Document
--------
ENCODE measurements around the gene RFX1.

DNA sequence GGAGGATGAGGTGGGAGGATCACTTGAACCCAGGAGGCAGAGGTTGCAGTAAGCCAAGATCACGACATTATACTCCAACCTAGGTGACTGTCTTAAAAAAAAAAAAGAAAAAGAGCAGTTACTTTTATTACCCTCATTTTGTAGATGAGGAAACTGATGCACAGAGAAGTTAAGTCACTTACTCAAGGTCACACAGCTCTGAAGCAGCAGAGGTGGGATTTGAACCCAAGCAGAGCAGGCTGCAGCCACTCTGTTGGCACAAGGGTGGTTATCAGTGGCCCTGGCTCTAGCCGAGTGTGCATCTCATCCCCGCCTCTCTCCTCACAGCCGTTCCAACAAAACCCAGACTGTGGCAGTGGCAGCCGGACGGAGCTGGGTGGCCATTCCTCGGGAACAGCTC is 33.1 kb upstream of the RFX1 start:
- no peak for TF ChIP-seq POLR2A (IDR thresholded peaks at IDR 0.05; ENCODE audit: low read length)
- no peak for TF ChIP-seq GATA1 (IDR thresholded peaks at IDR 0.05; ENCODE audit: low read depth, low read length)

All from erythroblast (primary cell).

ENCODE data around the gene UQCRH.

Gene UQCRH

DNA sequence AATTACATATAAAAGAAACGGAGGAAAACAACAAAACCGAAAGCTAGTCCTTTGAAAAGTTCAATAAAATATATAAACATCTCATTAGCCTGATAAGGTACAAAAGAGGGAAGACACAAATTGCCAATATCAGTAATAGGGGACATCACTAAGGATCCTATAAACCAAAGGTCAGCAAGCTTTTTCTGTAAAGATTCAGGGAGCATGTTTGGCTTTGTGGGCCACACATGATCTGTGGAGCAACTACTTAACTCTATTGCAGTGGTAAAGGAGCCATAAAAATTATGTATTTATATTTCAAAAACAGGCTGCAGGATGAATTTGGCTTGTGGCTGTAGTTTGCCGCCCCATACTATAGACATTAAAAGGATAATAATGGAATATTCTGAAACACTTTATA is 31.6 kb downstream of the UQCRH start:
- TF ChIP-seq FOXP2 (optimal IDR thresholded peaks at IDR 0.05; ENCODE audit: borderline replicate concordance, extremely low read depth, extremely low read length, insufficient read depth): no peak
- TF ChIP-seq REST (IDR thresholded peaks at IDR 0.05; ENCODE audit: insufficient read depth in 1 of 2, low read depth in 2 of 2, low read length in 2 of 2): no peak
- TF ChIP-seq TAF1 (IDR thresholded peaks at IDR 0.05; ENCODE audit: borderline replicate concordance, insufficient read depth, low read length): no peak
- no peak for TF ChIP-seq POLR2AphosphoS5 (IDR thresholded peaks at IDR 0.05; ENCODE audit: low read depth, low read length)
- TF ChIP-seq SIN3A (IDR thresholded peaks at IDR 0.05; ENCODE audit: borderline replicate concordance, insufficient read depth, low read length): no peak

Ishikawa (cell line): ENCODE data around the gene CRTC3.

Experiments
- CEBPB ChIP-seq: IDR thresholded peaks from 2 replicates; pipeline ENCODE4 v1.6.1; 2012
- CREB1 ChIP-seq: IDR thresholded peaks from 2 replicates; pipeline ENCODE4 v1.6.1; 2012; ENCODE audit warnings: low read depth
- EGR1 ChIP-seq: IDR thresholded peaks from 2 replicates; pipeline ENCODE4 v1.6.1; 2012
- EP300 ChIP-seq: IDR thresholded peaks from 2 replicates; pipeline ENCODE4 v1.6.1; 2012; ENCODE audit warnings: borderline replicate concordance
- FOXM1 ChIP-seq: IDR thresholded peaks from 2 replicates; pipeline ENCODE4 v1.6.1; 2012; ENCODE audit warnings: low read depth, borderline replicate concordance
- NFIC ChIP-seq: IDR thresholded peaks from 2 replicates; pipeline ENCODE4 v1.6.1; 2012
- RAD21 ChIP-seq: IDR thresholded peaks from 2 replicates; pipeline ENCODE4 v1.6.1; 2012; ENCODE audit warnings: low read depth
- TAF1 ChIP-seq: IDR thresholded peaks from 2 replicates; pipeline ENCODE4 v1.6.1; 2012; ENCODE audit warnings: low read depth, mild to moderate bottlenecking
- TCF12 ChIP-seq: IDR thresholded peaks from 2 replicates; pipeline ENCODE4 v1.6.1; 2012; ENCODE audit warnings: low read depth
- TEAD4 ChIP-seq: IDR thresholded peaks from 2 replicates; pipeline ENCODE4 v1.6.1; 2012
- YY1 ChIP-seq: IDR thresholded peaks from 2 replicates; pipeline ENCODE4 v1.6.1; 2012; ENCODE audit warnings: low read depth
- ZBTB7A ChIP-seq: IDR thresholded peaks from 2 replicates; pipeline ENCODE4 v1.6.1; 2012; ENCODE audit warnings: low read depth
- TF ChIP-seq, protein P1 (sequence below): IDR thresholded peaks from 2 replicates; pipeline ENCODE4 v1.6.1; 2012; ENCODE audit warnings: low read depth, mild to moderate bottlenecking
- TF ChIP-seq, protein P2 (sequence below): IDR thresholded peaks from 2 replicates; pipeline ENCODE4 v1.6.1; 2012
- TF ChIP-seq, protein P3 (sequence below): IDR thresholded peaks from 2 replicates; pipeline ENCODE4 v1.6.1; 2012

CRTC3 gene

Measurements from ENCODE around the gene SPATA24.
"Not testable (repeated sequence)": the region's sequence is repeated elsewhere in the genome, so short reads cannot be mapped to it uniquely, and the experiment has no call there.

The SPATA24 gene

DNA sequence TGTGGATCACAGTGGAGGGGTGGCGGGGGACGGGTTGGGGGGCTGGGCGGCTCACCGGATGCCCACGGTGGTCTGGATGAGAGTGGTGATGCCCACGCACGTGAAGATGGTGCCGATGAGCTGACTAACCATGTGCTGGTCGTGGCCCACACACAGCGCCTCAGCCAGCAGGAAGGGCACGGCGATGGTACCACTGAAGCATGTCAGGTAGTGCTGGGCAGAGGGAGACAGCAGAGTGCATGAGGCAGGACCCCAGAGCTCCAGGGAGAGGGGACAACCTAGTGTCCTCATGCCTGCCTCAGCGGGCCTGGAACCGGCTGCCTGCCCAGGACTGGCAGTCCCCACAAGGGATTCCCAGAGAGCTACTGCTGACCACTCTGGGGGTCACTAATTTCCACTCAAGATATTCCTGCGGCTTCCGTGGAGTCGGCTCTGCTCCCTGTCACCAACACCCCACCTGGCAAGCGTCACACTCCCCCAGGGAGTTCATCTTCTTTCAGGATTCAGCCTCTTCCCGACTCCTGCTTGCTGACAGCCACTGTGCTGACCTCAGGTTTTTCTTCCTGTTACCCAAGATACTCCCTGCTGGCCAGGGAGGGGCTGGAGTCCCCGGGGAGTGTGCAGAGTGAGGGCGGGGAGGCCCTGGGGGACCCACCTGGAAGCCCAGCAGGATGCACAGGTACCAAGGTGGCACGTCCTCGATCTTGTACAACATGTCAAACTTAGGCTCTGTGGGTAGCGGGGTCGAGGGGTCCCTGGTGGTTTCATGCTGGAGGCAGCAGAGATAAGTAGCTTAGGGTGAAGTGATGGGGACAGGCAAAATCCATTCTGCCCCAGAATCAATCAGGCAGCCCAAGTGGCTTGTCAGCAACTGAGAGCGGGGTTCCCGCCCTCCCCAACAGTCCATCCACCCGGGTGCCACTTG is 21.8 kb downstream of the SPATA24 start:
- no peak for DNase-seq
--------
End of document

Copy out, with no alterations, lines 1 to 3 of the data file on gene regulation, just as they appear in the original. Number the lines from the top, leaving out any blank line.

ENCODE measurements around the gene RFX1.

DNA sequence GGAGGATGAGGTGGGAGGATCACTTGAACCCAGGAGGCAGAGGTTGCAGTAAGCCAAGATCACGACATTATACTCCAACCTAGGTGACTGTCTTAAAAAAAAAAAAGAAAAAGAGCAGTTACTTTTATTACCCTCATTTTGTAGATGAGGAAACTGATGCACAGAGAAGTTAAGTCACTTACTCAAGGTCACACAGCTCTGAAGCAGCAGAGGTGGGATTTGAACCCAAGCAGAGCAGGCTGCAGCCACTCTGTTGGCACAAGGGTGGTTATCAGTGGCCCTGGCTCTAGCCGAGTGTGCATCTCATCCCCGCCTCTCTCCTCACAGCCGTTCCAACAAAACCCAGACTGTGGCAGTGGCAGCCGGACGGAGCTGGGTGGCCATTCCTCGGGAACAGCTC is 33.1 kb upstream of the RFX1 start:
- no peak for TF ChIP-seq POLR2A (IDR thresholded peaks at IDR 0.05; ENCODE audit: low read length)